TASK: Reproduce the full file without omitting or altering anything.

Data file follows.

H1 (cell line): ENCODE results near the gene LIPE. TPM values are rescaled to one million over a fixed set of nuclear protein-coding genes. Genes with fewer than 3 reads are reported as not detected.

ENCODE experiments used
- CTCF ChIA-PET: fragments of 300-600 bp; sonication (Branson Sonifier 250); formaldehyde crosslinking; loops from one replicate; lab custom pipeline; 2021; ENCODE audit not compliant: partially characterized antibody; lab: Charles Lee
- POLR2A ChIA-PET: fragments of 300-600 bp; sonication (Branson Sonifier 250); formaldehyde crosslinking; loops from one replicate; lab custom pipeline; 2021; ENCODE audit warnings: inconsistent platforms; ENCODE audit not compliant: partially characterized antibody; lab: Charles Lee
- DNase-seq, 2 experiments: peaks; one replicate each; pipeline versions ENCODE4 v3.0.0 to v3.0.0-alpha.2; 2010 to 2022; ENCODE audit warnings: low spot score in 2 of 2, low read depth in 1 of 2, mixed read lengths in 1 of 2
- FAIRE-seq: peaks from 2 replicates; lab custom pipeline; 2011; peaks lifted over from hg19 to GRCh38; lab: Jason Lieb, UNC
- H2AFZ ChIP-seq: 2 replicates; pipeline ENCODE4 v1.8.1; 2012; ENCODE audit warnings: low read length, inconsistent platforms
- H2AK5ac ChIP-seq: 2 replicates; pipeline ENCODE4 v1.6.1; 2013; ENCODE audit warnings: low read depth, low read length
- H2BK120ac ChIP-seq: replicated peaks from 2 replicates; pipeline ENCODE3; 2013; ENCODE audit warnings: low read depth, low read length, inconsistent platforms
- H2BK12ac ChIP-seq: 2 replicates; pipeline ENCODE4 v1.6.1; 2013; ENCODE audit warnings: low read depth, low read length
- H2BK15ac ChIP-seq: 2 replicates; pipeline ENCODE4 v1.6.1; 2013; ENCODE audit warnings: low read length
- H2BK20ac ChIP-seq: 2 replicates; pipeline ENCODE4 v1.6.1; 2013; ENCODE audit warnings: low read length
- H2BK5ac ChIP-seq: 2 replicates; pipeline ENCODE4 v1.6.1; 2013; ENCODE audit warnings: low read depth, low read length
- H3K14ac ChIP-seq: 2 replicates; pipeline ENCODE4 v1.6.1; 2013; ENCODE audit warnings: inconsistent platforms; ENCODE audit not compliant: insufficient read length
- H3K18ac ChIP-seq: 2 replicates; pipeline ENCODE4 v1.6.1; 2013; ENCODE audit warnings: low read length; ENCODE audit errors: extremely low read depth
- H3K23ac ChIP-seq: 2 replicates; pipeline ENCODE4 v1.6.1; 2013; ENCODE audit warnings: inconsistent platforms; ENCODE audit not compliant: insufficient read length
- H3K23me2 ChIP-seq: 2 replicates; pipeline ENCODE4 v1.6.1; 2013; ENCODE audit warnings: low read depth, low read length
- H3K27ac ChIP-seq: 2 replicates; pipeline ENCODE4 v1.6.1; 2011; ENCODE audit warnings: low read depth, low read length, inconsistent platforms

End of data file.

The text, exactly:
H1 (cell line): ENCODE results near the gene LIPE. TPM values are rescaled to one million over a fixed set of nuclear protein-coding genes. Genes with fewer than 3 reads are reported as not detected.

ENCODE experiments used
- CTCF ChIA-PET: fragments of 300-600 bp; sonication (Branson Sonifier 250); formaldehyde crosslinking; loops from one replicate; lab custom pipeline; 2021; ENCODE audit not compliant: partially characterized antibody; lab: Charles Lee
- POLR2A ChIA-PET: fragments of 300-600 bp; sonication (Branson Sonifier 250); formaldehyde crosslinking; loops from one replicate; lab custom pipeline; 2021; ENCODE audit warnings: inconsistent platforms; ENCODE audit not compliant: partially characterized antibody; lab: Charles Lee
- DNase-seq, 2 experiments: peaks; one replicate each; pipeline versions ENCODE4 v3.0.0 to v3.0.0-alpha.2; 2010 to 2022; ENCODE audit warnings: low spot score in 2 of 2, low read depth in 1 of 2, mixed read lengths in 1 of 2
- FAIRE-seq: peaks from 2 replicates; lab custom pipeline; 2011; peaks lifted over from hg19 to GRCh38; lab: Jason Lieb, UNC
- H2AFZ ChIP-seq: 2 replicates; pipeline ENCODE4 v1.8.1; 2012; ENCODE audit warnings: low read length, inconsistent platforms
- H2AK5ac ChIP-seq: 2 replicates; pipeline ENCODE4 v1.6.1; 2013; ENCODE audit warnings: low read depth, low read length
- H2BK120ac ChIP-seq: replicated peaks from 2 replicates; pipeline ENCODE3; 2013; ENCODE audit warnings: low read depth, low read length, inconsistent platforms
- H2BK12ac ChIP-seq: 2 replicates; pipeline ENCODE4 v1.6.1; 2013; ENCODE audit warnings: low read depth, low read length
- H2BK15ac ChIP-seq: 2 replicates; pipeline ENCODE4 v1.6.1; 2013; ENCODE audit warnings: low read length
- H2BK20ac ChIP-seq: 2 replicates; pipeline ENCODE4 v1.6.1; 2013; ENCODE audit warnings: low read length
- H2BK5ac ChIP-seq: 2 replicates; pipeline ENCODE4 v1.6.1; 2013; ENCODE audit warnings: low read depth, low read length
- H3K14ac ChIP-seq: 2 replicates; pipeline ENCODE4 v1.6.1; 2013; ENCODE audit warnings: inconsistent platforms; ENCODE audit not compliant: insufficient read length
- H3K18ac ChIP-seq: 2 replicates; pipeline ENCODE4 v1.6.1; 2013; ENCODE audit warnings: low read length; ENCODE audit errors: extremely low read depth
- H3K23ac ChIP-seq: 2 replicates; pipeline ENCODE4 v1.6.1; 2013; ENCODE audit warnings: inconsistent platforms; ENCODE audit not compliant: insufficient read length
- H3K23me2 ChIP-seq: 2 replicates; pipeline ENCODE4 v1.6.1; 2013; ENCODE audit warnings: low read depth, low read length
- H3K27ac ChIP-seq: 2 replicates; pipeline ENCODE4 v1.6.1; 2011; ENCODE audit warnings: low read depth, low read length, inconsistent platforms